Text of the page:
Loosely based on the movie of the same name, Surf's Up for the Sony PSP is a racing game in which all of the participants are penguins riding atop surfboards. The general idea is that you're supposed to complete laps around a course full of obstacles, turbo pads, and jump ramps. Then, hopefully you'll end up in first place, thanks to some help from the weapon boxes scattered around the track and your own arsenal of trick moves. Although you don't have much control over the tricks you perform, the racing is usually riotous and the attractive 3D graphics generally put the system's horsepower to good use. Just don't expect to get more than an afternoon or two out of the game before you're finished with it.
In the game, you complete laps around courses situated on ocean or river environments. The 3D graphics don't exactly stress the PSP, but the undulating water and various island locales do look nice. The frame rate also remains silky smooth, even when waves are crashing down and the characters are performing somersaults in midair. Characters bounce around constantly as their boogie boards pass over waves. That, combined with the splashy landings, gives Surf's Up the same sort of look and feel as Wave Race or Jet Moto. The sound effects mainly consist of generic splashing noises and brief character comments. The soundtrack is loaded down with songs from artists, such as Simple Plan and Silverbullit, but if you don't like the music that comes with the game, you have the option of making a playlist using your own MP3 files by placing them into the game's folder on the memory stick.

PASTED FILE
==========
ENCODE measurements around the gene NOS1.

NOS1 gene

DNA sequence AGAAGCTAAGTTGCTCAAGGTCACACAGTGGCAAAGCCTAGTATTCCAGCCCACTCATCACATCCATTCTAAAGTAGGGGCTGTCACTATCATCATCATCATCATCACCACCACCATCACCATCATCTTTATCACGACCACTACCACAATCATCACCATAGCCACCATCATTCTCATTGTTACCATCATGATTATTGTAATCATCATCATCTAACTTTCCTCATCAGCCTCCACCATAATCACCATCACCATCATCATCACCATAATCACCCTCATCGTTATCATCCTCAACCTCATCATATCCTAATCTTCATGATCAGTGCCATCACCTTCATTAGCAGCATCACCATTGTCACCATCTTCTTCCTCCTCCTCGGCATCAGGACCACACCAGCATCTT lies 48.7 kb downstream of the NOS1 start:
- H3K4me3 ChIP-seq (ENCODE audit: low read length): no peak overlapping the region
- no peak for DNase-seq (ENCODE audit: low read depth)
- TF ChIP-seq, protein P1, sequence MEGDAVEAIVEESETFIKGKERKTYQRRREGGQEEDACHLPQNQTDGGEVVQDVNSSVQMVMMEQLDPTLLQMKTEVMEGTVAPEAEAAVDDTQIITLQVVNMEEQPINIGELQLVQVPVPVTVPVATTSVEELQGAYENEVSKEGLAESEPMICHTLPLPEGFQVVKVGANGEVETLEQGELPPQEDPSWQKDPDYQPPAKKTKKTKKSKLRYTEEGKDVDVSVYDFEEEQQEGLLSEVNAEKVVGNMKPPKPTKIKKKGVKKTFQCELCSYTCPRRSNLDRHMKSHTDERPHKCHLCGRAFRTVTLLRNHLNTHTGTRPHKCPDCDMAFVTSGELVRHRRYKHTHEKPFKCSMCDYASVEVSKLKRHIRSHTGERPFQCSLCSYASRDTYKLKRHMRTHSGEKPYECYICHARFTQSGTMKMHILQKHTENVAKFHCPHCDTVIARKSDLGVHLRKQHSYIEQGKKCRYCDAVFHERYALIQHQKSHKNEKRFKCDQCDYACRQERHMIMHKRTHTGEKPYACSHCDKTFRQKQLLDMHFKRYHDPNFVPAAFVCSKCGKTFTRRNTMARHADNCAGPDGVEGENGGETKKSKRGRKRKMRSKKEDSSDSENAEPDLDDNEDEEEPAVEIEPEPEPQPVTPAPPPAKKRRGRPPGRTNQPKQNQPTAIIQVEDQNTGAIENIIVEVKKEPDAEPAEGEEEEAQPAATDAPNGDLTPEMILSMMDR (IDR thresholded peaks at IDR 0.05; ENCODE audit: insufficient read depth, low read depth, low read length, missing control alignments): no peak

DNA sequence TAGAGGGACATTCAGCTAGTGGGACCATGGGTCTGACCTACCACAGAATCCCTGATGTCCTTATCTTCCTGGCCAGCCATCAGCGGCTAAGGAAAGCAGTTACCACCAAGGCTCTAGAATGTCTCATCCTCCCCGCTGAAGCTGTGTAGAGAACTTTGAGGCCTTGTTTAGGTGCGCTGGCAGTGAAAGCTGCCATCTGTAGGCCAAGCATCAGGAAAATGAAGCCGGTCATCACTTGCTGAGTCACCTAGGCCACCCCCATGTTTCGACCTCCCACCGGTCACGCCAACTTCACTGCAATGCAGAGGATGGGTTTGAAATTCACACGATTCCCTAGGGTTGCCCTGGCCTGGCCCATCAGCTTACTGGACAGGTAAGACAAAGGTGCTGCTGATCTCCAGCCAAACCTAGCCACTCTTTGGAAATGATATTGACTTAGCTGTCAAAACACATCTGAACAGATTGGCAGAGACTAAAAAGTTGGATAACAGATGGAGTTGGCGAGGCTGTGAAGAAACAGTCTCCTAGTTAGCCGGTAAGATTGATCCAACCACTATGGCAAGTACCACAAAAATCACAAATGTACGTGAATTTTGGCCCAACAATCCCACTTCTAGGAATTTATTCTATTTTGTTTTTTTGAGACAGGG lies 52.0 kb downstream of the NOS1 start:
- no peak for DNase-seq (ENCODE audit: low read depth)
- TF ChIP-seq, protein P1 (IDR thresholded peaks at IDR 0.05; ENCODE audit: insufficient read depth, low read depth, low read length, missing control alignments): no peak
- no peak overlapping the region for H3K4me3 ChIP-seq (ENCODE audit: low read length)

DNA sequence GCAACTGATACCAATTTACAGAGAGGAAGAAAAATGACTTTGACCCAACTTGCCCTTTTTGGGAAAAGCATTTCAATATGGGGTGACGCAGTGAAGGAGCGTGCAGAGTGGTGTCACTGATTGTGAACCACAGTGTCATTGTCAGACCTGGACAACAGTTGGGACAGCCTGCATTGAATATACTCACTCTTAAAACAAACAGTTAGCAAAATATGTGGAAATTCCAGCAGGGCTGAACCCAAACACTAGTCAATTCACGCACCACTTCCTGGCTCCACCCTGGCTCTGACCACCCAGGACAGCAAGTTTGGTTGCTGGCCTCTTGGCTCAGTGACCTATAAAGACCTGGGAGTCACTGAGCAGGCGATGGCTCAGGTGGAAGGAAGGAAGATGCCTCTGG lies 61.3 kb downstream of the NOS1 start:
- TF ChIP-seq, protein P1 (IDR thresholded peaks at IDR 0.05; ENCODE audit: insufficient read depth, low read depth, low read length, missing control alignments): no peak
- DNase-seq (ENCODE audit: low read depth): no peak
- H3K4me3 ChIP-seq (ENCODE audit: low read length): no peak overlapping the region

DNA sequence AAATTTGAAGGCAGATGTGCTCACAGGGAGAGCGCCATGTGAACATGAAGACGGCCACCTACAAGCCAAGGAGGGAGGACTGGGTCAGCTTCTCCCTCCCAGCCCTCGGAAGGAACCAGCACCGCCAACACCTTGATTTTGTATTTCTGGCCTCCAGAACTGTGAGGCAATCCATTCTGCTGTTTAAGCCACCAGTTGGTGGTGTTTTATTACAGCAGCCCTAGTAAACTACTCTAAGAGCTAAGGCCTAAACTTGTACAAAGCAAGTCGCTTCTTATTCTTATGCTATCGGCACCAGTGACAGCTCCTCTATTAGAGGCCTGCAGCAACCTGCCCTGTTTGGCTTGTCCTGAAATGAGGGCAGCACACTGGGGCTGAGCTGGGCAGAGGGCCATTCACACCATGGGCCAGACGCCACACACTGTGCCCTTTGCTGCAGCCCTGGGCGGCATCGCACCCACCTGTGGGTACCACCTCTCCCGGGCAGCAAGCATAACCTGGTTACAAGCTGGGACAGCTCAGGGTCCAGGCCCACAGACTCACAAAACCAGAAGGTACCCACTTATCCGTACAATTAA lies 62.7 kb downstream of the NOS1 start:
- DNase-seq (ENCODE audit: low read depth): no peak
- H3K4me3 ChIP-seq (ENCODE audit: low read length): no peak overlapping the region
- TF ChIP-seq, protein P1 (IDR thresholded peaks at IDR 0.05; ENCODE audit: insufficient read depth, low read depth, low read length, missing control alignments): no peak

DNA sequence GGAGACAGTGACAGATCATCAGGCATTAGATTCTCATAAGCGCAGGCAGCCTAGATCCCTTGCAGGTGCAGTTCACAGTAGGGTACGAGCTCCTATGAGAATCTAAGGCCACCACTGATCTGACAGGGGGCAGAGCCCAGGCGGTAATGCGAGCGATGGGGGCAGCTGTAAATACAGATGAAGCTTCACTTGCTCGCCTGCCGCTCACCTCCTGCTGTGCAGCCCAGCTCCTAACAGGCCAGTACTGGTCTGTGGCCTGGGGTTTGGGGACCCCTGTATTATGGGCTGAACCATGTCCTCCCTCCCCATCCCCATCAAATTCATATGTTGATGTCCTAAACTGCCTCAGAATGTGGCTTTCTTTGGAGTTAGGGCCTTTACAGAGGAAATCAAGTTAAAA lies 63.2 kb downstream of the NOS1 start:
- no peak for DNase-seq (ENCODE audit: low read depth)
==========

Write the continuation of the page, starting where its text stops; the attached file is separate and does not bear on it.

Every course offers multiple shortcuts, and you'll get plenty of chances to boost, grind, or splash down from lofty heights during each lap. Passing over boost arrows or performing tricks as you launch off of jump ramps will increase your speed, whereas running into rocks, trees, and other obstacles will slow you down. You and your opponents can also make use of six different gnarly weapons to hinder each other. They're the usual assortment of turbos, shields, rockets, homing missiles, floating mines, and blinding muck every game like this has, except that they all look like fish species that penguins might encounter out on the open sea. Weapon boxes are plentiful on every course, which the CPU uses liberally, so each race offers an energetic mix of high-flying lead changes and gut-wrenching wipeouts. The CPU also seems to be able to put up a good challenge without resorting to rubber-band tactics. On the whole, the design is solid even though there's nothing here that hasn't already been done in similar games.